About 25% of people who have tested positive – and had their case investigated by contact tracers – report having attended a gathering of some kind, according to state data. The figure has been climbing in recent weeks.

The other most-common activities reported are having visited restaurants and breweries or having traveled outside the state.

Scrase also said New Mexico this week received its first shipment of rapid virus tests from the federal government and said he expects the state to get about 630,000 such tests by the end of the year. Local scientists are now evaluating the tests for accuracy.

But the rapid antigen tests aren’t a panacea, Scrase said. They are best for people who have symptoms, he said, not for screening asymptomatic people who want to return to work or play sports.

Students back in school

The recent spike in cases comes as some New Mexico school districts have been given approval to bring younger students back to the classroom.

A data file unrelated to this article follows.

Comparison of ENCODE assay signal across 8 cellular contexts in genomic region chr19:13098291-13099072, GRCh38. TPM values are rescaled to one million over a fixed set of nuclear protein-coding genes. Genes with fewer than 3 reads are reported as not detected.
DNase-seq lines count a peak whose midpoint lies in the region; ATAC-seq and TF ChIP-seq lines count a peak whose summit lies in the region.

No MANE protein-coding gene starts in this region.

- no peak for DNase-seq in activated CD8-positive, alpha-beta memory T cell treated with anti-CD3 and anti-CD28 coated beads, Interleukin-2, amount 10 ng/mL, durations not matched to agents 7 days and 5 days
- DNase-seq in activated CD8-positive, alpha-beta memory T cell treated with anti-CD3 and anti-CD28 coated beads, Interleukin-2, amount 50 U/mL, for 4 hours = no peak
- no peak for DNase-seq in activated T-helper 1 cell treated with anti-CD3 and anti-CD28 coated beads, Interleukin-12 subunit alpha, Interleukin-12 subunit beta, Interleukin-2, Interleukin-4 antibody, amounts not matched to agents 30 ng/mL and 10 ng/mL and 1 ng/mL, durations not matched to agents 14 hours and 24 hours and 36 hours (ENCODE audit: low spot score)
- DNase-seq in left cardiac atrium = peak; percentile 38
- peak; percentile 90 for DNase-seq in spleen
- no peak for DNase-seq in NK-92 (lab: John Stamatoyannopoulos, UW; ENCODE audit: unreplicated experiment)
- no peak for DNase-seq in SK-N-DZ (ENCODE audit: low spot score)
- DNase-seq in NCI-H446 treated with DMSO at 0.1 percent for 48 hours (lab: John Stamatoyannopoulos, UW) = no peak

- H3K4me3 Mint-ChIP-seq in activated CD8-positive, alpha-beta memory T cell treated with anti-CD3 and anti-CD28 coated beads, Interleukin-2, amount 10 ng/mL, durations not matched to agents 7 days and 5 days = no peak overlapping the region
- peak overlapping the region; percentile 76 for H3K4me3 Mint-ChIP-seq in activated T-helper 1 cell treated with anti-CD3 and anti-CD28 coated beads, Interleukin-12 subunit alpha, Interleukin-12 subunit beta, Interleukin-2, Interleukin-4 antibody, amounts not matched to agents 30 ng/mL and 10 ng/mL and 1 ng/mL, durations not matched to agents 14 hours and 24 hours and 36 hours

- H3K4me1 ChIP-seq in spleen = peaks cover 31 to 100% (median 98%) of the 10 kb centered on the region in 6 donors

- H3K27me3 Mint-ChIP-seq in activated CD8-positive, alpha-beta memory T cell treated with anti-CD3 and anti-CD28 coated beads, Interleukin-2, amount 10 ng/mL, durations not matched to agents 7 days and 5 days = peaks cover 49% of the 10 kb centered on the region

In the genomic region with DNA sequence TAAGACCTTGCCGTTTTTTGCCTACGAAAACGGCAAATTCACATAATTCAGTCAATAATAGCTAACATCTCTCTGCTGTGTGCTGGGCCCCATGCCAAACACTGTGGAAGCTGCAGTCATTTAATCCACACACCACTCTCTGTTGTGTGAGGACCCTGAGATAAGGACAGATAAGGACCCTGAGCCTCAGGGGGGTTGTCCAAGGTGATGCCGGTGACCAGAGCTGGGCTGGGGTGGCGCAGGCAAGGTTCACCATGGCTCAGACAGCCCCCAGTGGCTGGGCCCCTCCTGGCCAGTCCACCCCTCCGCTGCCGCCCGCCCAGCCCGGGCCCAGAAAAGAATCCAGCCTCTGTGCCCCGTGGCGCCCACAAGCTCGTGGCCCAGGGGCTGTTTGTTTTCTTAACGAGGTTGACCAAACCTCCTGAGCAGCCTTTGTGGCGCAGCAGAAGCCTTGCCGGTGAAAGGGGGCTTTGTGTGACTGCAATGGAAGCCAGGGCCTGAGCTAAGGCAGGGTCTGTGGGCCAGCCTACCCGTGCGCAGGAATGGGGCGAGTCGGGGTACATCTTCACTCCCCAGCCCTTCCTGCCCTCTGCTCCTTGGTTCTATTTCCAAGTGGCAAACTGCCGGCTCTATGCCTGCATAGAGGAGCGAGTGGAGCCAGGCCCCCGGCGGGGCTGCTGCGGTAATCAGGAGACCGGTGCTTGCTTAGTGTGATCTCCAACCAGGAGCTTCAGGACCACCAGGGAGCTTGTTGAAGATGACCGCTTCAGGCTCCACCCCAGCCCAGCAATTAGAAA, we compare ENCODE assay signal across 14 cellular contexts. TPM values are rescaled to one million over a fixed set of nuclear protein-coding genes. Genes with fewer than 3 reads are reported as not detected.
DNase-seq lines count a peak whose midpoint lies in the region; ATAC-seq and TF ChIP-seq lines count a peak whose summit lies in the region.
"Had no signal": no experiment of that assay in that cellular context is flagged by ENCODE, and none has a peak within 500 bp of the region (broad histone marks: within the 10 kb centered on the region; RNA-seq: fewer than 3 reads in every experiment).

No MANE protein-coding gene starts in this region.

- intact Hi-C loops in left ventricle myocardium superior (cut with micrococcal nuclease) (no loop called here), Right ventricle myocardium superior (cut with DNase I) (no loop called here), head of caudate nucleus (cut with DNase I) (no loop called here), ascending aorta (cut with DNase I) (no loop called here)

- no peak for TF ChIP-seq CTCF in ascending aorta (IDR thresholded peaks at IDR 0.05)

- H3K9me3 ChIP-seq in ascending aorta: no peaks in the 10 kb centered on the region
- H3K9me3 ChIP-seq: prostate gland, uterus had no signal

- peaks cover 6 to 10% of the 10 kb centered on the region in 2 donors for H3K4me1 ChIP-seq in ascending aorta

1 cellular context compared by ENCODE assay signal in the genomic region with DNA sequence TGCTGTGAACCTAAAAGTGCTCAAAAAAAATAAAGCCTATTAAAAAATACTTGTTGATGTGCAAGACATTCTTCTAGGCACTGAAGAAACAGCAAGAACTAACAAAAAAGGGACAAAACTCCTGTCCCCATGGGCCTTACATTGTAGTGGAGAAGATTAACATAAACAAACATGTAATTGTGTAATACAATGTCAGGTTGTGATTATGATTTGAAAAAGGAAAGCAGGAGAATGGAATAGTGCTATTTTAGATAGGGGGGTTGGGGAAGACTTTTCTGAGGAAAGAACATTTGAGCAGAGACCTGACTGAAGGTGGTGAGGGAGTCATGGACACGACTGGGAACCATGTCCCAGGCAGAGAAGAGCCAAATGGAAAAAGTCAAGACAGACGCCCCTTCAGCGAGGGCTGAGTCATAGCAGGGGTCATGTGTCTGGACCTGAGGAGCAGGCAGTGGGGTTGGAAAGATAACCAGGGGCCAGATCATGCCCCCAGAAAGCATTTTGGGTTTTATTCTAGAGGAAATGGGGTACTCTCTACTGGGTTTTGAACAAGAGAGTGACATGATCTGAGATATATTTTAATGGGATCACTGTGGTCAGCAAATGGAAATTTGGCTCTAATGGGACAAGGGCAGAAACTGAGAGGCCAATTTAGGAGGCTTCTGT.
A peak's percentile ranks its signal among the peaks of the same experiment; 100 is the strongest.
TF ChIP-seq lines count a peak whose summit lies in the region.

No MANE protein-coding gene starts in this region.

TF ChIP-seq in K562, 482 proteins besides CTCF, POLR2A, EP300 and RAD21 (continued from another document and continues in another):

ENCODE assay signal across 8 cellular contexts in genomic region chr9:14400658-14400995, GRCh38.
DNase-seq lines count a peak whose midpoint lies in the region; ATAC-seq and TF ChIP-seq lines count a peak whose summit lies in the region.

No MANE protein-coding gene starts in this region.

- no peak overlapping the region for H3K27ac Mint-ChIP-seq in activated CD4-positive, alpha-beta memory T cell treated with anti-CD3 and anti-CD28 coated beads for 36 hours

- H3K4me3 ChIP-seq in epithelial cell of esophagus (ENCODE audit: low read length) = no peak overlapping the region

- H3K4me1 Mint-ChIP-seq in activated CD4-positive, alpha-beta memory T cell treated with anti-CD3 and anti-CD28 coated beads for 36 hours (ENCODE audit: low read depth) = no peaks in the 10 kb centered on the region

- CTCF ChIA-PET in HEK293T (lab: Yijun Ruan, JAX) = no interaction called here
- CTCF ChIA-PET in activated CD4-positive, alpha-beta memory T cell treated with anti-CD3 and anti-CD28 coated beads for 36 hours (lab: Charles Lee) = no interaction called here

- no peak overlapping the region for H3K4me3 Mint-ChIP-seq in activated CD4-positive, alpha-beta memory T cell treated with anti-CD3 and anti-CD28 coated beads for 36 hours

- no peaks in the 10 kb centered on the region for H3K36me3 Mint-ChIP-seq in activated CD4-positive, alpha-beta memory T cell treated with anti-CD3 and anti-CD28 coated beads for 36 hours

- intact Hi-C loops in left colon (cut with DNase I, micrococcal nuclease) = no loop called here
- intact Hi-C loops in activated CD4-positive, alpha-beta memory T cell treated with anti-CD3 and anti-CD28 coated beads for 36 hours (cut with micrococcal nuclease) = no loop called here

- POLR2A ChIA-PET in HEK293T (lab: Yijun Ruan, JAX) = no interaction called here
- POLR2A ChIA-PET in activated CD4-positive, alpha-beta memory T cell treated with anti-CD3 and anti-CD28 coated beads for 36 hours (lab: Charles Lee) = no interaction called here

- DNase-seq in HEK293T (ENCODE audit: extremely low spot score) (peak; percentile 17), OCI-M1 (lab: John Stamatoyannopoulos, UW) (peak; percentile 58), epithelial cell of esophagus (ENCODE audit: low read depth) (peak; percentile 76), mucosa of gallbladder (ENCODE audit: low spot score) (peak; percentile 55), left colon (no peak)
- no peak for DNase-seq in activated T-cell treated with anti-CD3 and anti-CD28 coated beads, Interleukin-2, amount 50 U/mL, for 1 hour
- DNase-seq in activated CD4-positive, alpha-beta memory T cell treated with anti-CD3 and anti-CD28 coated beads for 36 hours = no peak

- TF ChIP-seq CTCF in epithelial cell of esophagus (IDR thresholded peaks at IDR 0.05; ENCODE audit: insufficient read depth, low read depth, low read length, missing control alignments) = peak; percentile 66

Despite virus safety measures, 91 teachers and 66 students have tested positive for COVID-19 statewide so far, Scrase said.

While no decisions were announced, the governor suggested such trends could influence state officials’ thinking about public schools.

“We are definitely trending in the wrong direction for going back to in-person learning,” Lujan Grisham said.

The governor also acknowledged that reimposing business restrictions – such as lowering the maximum capacity allowed in retail stores and restaurants – would have a damaging impact on the state’s economy, which has already been bruised by the pandemic.

New Mexico’s unemployment rate – which was 11.3% in August – has already been among the nation’s highest in recent months.

The state’s public health order runs through Oct. 16, though the Lujan Grisham administration can extend it or revise it before then.

The order currently restricts most businesses to partial capacity, requires the wearing of masks in public settings and bans gatherings of more than 10 people.